The 9mm Revolver – Bizarre, but Useful?

The words 9mm revolver seem strange, don’t they? The 9 mm projectile developed in 1902 was developed for semi-automatic handguns, SMGs and PCCs and was used almost exclusively in these. It’s an eclectic round and has found its way into Revolver once or twice. I own and enjoy a 9mm revolver, and it’s one of my favorite weapons. Today we’re going to dig deep into the reasons why a 9mm turret makes a lot of sense and give you the top six currently in production.

Why a 9mm Revolver?

Let’s look at some of the top reasons a 9mm revolver might be the right weapon for you. If you’re already a gunslinger fanatic, you might see the light. If you’re a fan of automatic handguns, it’s finally time to add a revolver to your collection. In either case, let’s examine the why.

Ammunition selection and price

At the time of this writing, 9mm is the most popular handgun ammunition on the market. Anyone can do it and you can choose from cheap stuff from the bottom of the barrel to incredibly well-made defensive ammo types. It outperforms every caliber revolver on the market, and you can choose from a wide variety of rounds for defense, planking, or training.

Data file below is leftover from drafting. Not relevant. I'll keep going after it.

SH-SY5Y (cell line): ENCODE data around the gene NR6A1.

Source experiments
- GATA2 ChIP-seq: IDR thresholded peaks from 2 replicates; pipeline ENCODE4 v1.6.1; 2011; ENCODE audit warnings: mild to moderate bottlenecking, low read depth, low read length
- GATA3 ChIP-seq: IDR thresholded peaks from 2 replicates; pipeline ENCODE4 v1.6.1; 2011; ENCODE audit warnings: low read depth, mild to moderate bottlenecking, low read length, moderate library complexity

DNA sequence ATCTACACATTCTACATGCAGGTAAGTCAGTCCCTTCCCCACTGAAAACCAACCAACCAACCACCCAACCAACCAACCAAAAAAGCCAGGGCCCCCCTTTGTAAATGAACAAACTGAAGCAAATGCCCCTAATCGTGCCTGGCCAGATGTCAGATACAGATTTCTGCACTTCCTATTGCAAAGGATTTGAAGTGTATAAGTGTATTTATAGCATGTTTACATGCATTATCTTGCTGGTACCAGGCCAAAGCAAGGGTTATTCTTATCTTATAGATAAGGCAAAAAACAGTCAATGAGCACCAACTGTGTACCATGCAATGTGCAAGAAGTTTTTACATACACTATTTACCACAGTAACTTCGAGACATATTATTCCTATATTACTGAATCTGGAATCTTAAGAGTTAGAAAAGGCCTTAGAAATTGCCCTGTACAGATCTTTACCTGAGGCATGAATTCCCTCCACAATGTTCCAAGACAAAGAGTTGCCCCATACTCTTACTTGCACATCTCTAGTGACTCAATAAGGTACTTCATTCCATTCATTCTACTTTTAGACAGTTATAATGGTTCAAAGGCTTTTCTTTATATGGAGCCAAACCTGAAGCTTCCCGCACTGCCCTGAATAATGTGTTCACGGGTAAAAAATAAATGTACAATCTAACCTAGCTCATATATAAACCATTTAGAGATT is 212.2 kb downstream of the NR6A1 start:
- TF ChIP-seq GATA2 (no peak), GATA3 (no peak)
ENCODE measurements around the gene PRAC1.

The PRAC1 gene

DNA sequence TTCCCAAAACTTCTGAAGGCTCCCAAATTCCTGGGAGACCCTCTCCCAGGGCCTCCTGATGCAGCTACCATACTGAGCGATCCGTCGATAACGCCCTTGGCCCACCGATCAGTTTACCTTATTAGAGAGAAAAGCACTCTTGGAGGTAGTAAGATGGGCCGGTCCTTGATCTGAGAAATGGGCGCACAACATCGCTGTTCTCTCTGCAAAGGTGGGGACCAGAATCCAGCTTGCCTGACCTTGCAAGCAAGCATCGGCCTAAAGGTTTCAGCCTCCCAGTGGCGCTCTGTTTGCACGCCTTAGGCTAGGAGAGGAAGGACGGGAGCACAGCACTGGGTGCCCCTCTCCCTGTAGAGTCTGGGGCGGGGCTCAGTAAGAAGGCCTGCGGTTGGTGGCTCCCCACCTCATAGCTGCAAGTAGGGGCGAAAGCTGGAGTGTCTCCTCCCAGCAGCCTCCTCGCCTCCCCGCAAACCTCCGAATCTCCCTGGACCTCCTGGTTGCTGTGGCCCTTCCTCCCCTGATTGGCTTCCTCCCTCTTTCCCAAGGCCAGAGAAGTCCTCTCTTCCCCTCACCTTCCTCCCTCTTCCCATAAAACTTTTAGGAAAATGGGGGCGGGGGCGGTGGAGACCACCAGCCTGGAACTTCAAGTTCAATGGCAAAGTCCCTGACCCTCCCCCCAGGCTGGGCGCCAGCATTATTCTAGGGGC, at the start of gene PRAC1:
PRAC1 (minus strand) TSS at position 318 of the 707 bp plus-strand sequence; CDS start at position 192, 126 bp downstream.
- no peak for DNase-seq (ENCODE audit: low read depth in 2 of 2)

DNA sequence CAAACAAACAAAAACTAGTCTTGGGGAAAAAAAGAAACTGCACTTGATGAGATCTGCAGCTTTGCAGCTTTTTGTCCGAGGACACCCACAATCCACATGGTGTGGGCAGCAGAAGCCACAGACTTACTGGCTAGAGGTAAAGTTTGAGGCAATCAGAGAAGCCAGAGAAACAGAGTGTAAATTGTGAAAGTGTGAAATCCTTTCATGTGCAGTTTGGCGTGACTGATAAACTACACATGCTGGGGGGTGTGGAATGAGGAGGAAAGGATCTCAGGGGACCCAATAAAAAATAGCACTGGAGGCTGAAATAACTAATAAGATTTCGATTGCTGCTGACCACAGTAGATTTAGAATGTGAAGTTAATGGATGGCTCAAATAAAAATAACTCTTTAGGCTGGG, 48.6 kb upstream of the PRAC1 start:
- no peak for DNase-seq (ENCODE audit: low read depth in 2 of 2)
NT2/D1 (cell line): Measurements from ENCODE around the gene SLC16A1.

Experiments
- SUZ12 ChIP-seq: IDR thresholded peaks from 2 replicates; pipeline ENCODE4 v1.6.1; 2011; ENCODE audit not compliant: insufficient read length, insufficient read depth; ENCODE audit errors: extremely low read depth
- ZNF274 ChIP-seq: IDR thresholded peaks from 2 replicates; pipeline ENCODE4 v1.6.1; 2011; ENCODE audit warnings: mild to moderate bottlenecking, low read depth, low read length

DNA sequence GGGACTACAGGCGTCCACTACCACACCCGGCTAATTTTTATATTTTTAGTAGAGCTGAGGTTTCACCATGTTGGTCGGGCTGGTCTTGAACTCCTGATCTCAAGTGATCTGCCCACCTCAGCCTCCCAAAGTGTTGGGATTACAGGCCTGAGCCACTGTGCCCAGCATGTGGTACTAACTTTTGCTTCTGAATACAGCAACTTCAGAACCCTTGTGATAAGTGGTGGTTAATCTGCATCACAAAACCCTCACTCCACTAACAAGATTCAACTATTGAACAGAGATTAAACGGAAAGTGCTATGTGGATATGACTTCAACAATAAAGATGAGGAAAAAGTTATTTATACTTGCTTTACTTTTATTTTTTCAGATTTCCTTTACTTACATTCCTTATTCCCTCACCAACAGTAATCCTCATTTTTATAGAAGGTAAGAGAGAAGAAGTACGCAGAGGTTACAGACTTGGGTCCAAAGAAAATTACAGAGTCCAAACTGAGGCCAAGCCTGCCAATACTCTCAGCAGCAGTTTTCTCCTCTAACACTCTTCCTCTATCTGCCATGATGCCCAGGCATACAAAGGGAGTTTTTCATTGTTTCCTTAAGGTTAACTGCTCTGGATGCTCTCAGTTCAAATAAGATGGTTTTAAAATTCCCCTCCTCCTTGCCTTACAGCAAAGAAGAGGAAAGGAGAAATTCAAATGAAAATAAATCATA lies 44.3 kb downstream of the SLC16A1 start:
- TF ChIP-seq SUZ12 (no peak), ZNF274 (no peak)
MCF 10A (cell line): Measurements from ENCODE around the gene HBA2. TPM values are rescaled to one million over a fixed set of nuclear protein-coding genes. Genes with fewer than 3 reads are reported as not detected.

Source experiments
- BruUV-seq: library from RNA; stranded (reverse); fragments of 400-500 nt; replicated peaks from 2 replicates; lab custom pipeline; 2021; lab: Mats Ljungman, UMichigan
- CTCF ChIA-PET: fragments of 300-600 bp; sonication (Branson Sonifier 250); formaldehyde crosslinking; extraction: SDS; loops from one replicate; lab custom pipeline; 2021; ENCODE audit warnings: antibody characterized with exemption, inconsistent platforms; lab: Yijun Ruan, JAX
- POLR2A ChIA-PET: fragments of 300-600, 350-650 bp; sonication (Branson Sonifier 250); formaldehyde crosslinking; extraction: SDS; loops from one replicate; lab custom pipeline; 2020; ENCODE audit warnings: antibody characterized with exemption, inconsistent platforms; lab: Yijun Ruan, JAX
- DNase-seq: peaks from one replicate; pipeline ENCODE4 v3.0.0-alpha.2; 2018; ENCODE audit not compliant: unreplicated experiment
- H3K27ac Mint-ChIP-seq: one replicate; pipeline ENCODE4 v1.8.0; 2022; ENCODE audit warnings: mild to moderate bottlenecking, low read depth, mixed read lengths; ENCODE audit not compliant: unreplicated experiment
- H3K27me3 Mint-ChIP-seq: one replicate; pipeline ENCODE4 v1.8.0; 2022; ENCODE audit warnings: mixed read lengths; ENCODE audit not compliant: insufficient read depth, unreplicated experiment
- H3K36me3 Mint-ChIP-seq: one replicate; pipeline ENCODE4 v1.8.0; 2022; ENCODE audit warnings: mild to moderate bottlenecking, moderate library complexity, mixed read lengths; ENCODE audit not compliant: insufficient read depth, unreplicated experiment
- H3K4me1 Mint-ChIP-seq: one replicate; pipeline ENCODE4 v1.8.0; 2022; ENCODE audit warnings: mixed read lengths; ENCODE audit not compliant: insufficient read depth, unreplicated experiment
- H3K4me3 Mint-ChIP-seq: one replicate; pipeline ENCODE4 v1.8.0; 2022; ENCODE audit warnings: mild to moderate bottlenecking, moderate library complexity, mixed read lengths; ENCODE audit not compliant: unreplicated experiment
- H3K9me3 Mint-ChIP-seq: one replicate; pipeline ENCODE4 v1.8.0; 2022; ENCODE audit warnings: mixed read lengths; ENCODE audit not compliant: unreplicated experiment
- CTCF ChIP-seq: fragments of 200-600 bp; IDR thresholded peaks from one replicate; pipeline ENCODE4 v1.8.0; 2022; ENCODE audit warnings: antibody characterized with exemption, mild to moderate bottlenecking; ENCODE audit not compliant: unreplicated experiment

Guess what? All of this ammunition is considerably cheaper than any other caliber revolver and easier to find.

More and less

The 9 mm bullet offers shooters more speed and more energy than a .38 special bullet. It goes deeper, tends to expand more, and just has a little more recoil than a 38 Special. It is obviously less powerful when compared to a 357 Magnum. However, a 357 Magnum offers significantly more recoil, muzzle blast, and concussion. This multiplies significantly when you talk about snub nose revolvers.

The 9mm sits happily in the middle between the 38 Special and 357 Magnum. You get a lot of power to stop the person without excessive recoil and a concussion. A 9mm revolver offers more with fewer disadvantages.

Fast reloading

Moon clips are the be-all and end-all of a 9 mm revolver. Because 9mm cartridges do not have the pronounced rim you see on revolver cartridges, the grenade ejector will not capture them properly. Moon clips hold 9mm cartridges on a rim that engages the ejector for smooth ejection. They also act as speed loafers, making reloading a revolver almost as fast as reloading an automatic.

disadvantage

Nothing is perfect, and one of the advantages of a 9mm revolver is also a disadvantage. Most require you to use moon clips to properly eject cartridges. You can shoot with the revolver without moon clips, but to reload you will need a stick to push out empty shells. So you’ve got stuck with moon clips which tend to be a little fragile to keep your revolver going.

In addition, ammunition with a steel housing is a no-go. Steel-cased ammunition often expands and gets stuck in the turret chambers. This requires you to loosen the stuck case and it’s never easy. Most ammunition pops straight out of a 9mm revolver, but not with a steel case.

After all, most 9mm cartridges don’t have the crimping of a revolver cartridge. Sometimes the crimp fails and the projectile loosens from the housing and falls out of the gun. This usually happens with lighter weapons and faster loads. It’s a rare problem, but one that needs to be mentioned.